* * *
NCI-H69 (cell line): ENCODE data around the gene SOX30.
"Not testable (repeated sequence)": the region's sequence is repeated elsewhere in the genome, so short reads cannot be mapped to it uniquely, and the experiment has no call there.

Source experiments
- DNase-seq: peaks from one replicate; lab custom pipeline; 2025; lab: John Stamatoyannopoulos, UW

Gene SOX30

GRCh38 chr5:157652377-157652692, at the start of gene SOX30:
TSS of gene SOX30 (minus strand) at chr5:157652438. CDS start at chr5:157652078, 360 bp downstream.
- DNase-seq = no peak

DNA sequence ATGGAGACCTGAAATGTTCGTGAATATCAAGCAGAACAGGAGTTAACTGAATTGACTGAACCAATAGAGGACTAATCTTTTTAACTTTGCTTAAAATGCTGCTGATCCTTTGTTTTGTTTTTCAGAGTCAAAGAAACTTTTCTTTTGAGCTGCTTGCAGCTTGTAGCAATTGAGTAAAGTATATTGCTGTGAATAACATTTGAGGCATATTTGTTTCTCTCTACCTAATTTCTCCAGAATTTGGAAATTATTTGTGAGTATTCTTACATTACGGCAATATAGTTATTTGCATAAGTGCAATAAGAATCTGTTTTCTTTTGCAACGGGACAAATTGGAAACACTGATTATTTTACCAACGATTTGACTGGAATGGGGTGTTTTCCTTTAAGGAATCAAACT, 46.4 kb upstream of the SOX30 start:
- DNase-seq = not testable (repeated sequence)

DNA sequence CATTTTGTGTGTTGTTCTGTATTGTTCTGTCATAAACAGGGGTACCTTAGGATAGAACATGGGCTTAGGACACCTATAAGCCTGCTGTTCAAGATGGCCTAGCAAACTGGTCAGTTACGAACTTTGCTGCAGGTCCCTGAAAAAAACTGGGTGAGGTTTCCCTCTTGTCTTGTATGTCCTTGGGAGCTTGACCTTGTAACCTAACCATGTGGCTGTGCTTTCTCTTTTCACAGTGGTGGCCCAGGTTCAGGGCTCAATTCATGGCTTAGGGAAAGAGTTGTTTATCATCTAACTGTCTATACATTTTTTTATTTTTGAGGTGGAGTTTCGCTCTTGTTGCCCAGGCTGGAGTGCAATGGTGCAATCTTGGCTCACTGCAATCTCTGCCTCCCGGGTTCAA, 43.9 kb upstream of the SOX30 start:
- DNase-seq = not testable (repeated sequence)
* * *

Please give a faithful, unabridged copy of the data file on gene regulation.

NCI-H69 (cell line): ENCODE data around the gene SOX30.
"Not testable (repeated sequence)": the region's sequence is repeated elsewhere in the genome, so short reads cannot be mapped to it uniquely, and the experiment has no call there.

Source experiments
- DNase-seq: peaks from one replicate; lab custom pipeline; 2025; lab: John Stamatoyannopoulos, UW

Gene SOX30

GRCh38 chr5:157652377-157652692, at the start of gene SOX30:
TSS of gene SOX30 (minus strand) at chr5:157652438. CDS start at chr5:157652078, 360 bp downstream.
- DNase-seq = no peak

DNA sequence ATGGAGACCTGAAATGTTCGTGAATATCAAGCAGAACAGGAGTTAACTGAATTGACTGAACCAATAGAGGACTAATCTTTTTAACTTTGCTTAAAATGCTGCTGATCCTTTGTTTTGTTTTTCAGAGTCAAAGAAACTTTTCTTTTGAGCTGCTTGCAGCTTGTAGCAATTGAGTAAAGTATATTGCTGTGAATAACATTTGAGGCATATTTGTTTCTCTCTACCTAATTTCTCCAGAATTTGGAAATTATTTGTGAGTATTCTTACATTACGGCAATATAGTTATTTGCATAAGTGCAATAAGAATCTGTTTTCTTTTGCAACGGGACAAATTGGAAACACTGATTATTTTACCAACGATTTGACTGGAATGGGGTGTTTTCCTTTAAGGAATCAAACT, 46.4 kb upstream of the SOX30 start:
- DNase-seq = not testable (repeated sequence)

DNA sequence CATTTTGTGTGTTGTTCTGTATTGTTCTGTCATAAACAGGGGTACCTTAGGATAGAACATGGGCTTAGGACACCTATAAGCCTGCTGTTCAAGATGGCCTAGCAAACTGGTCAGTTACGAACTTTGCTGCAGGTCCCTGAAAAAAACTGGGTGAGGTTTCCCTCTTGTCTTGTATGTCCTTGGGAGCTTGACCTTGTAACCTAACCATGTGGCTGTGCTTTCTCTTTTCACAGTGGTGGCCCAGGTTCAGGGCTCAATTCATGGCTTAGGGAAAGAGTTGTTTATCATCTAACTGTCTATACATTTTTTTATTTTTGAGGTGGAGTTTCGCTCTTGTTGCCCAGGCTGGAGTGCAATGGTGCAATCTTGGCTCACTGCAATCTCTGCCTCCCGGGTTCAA, 43.9 kb upstream of the SOX30 start:
- DNase-seq = not testable (repeated sequence)